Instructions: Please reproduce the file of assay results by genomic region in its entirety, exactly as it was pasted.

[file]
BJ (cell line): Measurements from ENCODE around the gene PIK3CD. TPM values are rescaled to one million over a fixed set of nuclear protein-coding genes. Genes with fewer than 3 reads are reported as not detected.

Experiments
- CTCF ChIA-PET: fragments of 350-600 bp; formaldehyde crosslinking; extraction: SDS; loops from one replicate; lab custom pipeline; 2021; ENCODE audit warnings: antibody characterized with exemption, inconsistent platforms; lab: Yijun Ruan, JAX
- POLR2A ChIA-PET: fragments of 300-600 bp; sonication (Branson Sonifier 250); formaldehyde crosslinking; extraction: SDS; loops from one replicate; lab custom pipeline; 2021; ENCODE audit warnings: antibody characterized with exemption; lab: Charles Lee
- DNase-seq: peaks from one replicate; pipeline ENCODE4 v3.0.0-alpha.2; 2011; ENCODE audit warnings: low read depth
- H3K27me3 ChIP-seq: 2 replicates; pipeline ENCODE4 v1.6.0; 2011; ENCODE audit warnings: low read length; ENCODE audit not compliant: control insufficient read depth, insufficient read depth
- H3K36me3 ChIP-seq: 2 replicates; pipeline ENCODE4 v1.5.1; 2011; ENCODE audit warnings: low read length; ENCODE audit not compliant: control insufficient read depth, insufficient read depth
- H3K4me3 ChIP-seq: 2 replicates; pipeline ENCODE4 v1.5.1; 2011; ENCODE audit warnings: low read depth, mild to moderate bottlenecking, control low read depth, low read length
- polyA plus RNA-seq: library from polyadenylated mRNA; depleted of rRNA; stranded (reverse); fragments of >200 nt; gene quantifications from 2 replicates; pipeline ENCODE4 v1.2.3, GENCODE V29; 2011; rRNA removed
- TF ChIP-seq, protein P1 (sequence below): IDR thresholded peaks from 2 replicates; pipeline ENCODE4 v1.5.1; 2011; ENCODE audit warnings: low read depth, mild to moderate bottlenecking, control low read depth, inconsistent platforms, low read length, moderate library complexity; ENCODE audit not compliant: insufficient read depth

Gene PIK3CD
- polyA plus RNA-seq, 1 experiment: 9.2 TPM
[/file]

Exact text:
BJ (cell line): Measurements from ENCODE around the gene PIK3CD. TPM values are rescaled to one million over a fixed set of nuclear protein-coding genes. Genes with fewer than 3 reads are reported as not detected.

Experiments
- CTCF ChIA-PET: fragments of 350-600 bp; formaldehyde crosslinking; extraction: SDS; loops from one replicate; lab custom pipeline; 2021; ENCODE audit warnings: antibody characterized with exemption, inconsistent platforms; lab: Yijun Ruan, JAX
- POLR2A ChIA-PET: fragments of 300-600 bp; sonication (Branson Sonifier 250); formaldehyde crosslinking; extraction: SDS; loops from one replicate; lab custom pipeline; 2021; ENCODE audit warnings: antibody characterized with exemption; lab: Charles Lee
- DNase-seq: peaks from one replicate; pipeline ENCODE4 v3.0.0-alpha.2; 2011; ENCODE audit warnings: low read depth
- H3K27me3 ChIP-seq: 2 replicates; pipeline ENCODE4 v1.6.0; 2011; ENCODE audit warnings: low read length; ENCODE audit not compliant: control insufficient read depth, insufficient read depth
- H3K36me3 ChIP-seq: 2 replicates; pipeline ENCODE4 v1.5.1; 2011; ENCODE audit warnings: low read length; ENCODE audit not compliant: control insufficient read depth, insufficient read depth
- H3K4me3 ChIP-seq: 2 replicates; pipeline ENCODE4 v1.5.1; 2011; ENCODE audit warnings: low read depth, mild to moderate bottlenecking, control low read depth, low read length
- polyA plus RNA-seq: library from polyadenylated mRNA; depleted of rRNA; stranded (reverse); fragments of >200 nt; gene quantifications from 2 replicates; pipeline ENCODE4 v1.2.3, GENCODE V29; 2011; rRNA removed
- TF ChIP-seq, protein P1 (sequence below): IDR thresholded peaks from 2 replicates; pipeline ENCODE4 v1.5.1; 2011; ENCODE audit warnings: low read depth, mild to moderate bottlenecking, control low read depth, inconsistent platforms, low read length, moderate library complexity; ENCODE audit not compliant: insufficient read depth

Gene PIK3CD
- polyA plus RNA-seq, 1 experiment: 9.2 TPM